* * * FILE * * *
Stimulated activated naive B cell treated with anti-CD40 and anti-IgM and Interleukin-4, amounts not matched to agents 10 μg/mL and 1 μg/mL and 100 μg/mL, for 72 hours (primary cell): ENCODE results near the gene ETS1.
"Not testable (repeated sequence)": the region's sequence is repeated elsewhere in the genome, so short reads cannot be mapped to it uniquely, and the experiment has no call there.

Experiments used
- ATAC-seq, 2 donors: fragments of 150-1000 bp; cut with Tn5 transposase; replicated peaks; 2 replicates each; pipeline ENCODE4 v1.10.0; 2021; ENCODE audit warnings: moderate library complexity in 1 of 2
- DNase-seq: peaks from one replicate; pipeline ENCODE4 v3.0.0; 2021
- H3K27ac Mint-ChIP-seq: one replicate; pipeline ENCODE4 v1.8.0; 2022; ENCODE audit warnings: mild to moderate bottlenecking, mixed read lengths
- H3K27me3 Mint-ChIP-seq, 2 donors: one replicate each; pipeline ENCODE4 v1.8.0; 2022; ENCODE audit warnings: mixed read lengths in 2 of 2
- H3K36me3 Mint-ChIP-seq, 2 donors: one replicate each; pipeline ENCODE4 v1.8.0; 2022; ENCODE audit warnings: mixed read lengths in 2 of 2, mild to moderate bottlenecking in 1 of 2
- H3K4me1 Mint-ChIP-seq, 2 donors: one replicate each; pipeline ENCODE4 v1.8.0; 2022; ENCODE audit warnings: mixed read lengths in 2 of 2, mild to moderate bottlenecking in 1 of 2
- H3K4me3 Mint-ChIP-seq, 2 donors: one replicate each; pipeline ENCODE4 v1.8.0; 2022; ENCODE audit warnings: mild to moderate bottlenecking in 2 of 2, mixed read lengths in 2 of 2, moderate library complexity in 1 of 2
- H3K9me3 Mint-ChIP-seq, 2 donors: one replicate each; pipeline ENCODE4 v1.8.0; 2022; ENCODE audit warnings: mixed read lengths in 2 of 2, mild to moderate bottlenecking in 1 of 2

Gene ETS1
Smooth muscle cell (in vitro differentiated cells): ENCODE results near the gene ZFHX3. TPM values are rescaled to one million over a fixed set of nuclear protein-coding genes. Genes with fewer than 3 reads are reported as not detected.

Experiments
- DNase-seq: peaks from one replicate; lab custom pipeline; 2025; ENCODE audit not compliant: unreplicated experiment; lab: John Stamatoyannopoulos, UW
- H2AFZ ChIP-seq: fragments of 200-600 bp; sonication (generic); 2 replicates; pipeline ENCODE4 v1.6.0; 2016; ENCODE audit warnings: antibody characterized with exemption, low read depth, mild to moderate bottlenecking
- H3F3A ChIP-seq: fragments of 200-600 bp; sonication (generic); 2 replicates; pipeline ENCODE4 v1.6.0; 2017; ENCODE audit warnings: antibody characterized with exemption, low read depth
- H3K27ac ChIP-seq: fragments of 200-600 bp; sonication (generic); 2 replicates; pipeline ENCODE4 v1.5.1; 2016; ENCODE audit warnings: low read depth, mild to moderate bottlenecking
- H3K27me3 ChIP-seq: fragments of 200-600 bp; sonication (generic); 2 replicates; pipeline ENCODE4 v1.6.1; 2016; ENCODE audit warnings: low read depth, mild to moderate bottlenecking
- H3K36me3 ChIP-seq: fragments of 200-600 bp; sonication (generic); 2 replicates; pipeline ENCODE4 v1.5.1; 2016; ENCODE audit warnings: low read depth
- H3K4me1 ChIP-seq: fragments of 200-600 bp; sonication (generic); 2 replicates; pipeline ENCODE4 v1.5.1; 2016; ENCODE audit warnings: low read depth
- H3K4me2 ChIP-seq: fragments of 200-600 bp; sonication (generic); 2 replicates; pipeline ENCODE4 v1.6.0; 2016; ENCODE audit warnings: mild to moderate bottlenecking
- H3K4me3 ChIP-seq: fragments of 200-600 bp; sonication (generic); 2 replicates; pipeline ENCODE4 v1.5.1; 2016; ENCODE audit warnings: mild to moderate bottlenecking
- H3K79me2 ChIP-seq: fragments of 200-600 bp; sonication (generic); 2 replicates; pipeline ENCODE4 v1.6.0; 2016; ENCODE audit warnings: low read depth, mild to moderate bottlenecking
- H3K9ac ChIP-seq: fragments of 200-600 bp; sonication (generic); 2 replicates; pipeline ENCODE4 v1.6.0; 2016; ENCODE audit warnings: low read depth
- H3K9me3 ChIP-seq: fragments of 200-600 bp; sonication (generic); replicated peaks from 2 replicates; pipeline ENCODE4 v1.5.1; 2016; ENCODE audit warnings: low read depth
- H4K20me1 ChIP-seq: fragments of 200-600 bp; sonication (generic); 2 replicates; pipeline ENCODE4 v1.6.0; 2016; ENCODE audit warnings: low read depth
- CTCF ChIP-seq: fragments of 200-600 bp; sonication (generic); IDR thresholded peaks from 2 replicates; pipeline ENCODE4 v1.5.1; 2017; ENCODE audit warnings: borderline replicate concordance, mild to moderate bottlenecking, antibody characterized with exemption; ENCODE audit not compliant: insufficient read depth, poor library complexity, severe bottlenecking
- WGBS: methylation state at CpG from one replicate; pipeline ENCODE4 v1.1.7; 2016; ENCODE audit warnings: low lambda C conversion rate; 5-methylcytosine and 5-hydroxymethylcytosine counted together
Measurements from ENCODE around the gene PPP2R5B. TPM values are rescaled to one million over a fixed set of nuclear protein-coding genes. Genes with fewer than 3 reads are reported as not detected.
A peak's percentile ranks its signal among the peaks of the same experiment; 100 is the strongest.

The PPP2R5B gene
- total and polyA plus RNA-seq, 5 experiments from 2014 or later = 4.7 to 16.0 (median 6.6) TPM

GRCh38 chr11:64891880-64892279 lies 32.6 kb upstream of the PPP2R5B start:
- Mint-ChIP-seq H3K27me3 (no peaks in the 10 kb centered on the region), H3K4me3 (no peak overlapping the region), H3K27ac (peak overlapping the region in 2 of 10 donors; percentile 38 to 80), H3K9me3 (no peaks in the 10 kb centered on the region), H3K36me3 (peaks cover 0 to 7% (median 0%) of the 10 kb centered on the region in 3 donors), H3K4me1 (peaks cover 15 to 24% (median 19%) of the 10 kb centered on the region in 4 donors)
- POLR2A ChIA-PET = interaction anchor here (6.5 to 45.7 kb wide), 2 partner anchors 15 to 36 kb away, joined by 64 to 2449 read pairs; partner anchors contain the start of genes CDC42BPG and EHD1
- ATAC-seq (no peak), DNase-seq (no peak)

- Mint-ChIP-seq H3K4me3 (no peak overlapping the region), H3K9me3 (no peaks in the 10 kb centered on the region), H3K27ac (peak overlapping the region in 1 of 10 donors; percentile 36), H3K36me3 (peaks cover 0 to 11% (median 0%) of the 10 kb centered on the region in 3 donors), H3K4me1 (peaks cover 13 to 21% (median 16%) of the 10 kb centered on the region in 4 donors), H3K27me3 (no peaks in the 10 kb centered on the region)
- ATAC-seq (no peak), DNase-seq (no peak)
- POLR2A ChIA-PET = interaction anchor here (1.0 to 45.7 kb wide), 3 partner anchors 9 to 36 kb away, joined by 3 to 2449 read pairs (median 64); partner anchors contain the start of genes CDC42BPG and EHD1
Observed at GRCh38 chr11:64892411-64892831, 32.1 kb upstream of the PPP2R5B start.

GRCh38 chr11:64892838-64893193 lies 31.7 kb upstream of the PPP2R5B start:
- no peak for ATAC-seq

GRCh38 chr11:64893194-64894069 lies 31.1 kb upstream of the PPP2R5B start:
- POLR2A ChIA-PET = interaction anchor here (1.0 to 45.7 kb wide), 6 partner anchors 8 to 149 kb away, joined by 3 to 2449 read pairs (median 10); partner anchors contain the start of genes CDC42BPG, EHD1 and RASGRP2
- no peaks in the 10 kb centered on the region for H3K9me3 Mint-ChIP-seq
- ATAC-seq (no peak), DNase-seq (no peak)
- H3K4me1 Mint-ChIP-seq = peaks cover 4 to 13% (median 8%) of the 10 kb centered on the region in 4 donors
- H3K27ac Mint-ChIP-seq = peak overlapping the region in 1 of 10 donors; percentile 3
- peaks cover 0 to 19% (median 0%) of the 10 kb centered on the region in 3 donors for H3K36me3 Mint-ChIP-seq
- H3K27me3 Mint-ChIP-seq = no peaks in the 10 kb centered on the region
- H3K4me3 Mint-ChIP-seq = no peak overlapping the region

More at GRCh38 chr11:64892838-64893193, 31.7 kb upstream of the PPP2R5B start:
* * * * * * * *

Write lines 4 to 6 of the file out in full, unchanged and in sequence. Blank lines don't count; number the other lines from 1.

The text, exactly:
- ATAC-seq, 2 donors: fragments of 150-1000 bp; cut with Tn5 transposase; replicated peaks; 2 replicates each; pipeline ENCODE4 v1.10.0; 2021; ENCODE audit warnings: moderate library complexity in 1 of 2
- DNase-seq: peaks from one replicate; pipeline ENCODE4 v3.0.0; 2021
- H3K27ac Mint-ChIP-seq: one replicate; pipeline ENCODE4 v1.8.0; 2022; ENCODE audit warnings: mild to moderate bottlenecking, mixed read lengths